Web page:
Real people, real lives and a really accurate insight into life with ME/CFS:
“What is it like to suffer with ME? Those who are most severely affected can have the most horrible symptoms – paralysis, nausea leading to the inability to eat, hypersensitivity to light, sound, smell, fatigue so intense that they cannot even sit up. Some of the worst affected spend months or even years in dark rooms, flinching at every sound, in constant discomfort and totally dependent. I am fortunate – my illness has never reached this level. Since becoming ill 3.5 years ago I have always been able to look after myself, although sometimes with great difficulty and pain.
I want to raise awareness of people like me, the people who are just well enough to be independent but ill enough to lead a highly restricted and uncomfortable life. For me, ME is not just a list of symptoms [as given above], it is what it has done to my life. I can still study and I could probably work part time, but I cannot take energy for granted. I have to measure my energy out in spoonfuls. If I take too much, I suffer more, but I always want to take more.”
From ME/CFS Awareness Day – James
“I NEVER wake up feeling good. Every day I wake up feeling like I have a viral hang-over. I always have some kind of illness type headache, you know the kind you get when you are coming down with something, I ache all over, somedays more than others, but it is always there and I cannot eat in the morning because I feel so sick. I do not have good sleep and often wake up gasping for breath, not like an asthma type inability to breath but like my throat has closed up or I have been strangled – I think my muscles in my throat are that weak that they just relax to the point of closing.”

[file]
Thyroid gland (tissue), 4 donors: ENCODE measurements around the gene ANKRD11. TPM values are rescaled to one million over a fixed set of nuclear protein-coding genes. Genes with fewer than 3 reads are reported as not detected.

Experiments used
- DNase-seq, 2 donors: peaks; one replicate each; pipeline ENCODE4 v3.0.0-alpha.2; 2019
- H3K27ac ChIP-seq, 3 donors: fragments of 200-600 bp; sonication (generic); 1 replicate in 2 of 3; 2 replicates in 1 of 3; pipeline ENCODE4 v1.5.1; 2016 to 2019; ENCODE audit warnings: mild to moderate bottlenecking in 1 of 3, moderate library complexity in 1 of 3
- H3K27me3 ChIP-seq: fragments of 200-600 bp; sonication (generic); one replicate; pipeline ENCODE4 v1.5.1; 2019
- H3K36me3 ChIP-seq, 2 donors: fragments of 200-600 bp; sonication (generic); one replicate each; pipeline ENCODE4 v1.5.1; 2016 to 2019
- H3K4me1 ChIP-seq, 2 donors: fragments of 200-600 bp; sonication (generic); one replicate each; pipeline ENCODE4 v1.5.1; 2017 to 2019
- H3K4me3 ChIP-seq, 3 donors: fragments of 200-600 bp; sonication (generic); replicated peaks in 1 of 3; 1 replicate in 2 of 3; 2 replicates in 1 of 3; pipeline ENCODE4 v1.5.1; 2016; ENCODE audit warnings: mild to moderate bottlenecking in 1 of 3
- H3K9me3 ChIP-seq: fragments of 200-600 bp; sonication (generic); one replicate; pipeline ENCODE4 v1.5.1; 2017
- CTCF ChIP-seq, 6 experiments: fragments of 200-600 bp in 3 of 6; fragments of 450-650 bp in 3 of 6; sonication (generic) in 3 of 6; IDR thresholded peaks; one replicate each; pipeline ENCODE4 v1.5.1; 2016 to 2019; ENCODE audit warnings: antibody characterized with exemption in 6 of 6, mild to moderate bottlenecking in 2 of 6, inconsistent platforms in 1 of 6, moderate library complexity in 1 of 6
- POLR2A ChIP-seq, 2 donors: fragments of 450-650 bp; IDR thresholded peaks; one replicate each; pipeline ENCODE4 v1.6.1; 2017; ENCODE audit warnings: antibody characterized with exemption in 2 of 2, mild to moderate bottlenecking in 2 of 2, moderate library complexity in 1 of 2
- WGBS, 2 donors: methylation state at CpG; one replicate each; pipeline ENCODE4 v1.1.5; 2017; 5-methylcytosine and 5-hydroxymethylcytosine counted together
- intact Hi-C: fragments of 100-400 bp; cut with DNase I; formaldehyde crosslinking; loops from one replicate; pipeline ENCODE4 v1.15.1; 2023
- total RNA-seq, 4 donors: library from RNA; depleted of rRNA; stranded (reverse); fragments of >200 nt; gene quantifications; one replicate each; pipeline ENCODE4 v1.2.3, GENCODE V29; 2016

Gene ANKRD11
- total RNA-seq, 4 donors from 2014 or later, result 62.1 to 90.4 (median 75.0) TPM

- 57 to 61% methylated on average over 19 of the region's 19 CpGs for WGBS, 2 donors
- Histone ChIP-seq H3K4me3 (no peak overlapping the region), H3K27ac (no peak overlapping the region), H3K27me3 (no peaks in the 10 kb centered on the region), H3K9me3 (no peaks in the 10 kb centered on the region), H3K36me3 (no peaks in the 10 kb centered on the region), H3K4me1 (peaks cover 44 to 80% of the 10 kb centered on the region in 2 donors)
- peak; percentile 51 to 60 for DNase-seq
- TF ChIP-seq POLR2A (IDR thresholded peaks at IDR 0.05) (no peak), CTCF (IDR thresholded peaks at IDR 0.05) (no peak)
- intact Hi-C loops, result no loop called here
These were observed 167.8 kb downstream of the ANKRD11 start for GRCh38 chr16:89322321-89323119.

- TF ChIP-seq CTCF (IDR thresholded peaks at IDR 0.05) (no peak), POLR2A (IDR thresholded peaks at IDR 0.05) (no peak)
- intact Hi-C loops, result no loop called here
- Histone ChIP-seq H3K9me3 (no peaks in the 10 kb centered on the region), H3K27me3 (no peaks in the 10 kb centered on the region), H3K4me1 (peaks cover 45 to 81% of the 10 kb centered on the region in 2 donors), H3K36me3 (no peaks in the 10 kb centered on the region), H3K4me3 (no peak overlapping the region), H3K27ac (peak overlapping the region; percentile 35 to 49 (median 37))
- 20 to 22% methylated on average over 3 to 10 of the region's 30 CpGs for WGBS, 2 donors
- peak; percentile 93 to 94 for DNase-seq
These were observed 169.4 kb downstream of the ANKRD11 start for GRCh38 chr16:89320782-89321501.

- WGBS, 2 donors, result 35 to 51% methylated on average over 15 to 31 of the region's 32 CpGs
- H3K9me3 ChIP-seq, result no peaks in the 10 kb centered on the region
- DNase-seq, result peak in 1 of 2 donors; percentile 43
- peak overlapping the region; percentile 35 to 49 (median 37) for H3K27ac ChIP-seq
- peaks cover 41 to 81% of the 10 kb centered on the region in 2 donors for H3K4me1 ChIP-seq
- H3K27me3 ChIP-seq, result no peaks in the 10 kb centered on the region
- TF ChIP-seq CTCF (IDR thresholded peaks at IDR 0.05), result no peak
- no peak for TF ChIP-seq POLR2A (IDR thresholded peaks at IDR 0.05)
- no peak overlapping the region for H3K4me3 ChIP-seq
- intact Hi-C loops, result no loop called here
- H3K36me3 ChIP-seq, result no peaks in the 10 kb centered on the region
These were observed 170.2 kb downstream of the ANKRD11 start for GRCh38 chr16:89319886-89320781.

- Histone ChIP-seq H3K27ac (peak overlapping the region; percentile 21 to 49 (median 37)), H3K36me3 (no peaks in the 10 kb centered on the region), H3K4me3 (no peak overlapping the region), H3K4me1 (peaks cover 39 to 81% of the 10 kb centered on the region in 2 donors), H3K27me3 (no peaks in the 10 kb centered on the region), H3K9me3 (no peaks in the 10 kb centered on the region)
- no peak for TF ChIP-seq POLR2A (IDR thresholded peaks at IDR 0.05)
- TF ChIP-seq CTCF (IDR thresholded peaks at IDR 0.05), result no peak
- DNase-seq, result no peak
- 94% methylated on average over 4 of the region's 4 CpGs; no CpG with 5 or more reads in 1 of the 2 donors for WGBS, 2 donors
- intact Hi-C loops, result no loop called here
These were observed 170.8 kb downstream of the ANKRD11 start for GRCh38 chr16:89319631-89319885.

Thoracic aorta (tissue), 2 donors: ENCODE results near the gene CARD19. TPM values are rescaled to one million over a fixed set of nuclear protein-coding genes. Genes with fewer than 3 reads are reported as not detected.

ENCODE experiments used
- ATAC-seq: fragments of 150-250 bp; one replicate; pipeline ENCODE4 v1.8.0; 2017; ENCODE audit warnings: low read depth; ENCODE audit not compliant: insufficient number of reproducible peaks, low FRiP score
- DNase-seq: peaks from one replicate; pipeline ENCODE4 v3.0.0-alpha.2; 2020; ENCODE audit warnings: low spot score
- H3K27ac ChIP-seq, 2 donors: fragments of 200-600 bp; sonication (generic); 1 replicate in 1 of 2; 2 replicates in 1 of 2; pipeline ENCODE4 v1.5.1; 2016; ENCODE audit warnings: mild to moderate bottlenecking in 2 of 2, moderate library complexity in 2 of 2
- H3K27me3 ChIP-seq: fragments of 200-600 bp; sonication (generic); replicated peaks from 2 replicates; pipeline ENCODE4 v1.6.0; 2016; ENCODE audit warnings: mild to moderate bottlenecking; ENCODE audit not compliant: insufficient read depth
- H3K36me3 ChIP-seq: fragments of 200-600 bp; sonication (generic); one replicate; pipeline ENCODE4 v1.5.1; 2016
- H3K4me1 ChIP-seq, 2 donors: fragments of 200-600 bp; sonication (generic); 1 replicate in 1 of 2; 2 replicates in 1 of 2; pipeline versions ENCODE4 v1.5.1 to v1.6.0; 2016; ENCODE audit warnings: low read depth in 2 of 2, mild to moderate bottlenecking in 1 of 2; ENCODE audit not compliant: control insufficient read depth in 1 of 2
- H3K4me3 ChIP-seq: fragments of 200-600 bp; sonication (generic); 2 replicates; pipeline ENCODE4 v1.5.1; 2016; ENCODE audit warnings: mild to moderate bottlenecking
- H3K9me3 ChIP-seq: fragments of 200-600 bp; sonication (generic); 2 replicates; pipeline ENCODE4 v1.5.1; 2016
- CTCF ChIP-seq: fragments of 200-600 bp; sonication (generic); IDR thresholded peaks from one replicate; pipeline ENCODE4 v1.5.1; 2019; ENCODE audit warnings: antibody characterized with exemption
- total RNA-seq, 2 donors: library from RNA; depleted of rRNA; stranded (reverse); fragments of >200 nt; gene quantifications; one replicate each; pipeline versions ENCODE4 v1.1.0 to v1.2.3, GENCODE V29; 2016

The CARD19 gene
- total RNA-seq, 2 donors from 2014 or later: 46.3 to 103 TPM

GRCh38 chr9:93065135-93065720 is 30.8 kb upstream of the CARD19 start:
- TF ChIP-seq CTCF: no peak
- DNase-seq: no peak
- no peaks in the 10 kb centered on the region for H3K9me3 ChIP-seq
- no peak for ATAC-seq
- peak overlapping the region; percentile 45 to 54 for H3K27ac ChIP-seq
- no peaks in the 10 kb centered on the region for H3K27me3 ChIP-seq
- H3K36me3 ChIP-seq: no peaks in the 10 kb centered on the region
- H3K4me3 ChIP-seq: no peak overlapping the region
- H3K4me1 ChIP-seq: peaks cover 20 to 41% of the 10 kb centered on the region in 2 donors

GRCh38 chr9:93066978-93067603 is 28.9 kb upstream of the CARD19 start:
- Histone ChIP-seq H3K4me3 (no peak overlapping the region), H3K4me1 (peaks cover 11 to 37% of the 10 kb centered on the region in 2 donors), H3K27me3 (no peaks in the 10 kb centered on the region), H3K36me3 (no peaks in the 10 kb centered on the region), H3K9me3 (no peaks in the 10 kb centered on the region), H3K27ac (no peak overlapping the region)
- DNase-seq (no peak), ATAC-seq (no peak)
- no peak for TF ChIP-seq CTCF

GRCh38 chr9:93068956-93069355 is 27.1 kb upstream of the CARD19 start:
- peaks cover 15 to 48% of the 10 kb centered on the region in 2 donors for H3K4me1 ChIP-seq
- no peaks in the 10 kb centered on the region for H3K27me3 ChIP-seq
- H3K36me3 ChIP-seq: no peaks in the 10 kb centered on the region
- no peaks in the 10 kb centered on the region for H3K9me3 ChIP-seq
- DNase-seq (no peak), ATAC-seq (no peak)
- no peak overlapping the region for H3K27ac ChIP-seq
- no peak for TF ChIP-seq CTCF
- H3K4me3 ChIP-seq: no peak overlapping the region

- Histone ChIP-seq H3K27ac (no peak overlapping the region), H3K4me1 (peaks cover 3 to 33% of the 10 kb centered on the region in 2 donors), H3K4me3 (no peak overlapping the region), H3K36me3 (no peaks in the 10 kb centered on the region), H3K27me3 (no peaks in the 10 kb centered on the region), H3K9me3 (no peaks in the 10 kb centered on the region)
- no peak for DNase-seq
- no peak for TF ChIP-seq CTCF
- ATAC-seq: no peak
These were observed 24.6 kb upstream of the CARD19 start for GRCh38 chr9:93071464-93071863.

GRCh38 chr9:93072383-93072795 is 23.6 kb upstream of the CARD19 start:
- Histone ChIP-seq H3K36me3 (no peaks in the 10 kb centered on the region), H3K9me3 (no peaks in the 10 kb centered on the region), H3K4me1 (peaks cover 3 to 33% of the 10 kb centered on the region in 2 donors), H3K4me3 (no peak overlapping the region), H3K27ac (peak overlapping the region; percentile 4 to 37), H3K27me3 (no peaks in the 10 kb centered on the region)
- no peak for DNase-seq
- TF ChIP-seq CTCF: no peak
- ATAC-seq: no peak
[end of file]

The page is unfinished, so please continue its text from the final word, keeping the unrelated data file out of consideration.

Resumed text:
From My M.E. Week – Beauty
“If you see me looking well – which I do when I’m in public, most of the time;
or see me getting to the supermarket – which I do some of the time;
or if you have a conversation with me and I’m upbeat – which I try damn hard to be all of the time;
you cannot be expected to understand the reality.
I have tried to be a bit more explicit, but when I mention how exhausted I am – you might say, oh yes I’m tired too…”
“To argue that my exhaustion is so deep it is like a coat of lead that I wear 24 hours a day – that prevents me getting out of bed, that means I hurt to wash my hair and hang out my washing because my arms have to be held up, that means I pant after going up the stairs and need a rest after washing, then after dressing, then after eating my breakfast…
To explain that it is hard to get things done because my brain doesn’t work properly any more. You know how you feel when you’re hung over? Like your head is full of wool and your body is poisoned? That is my normal state. I forget things that used to be second nature. I struggle to make a cup of tea if you’re talking to me, to hold a conversation without losing my thread, to write a blog without wanting to smash the computer because I keep getting words wrong, to run a bath without putting the wrong tap on and flooding the house, to put toothpaste on the brush and not Veet.”
From My ME – Ros
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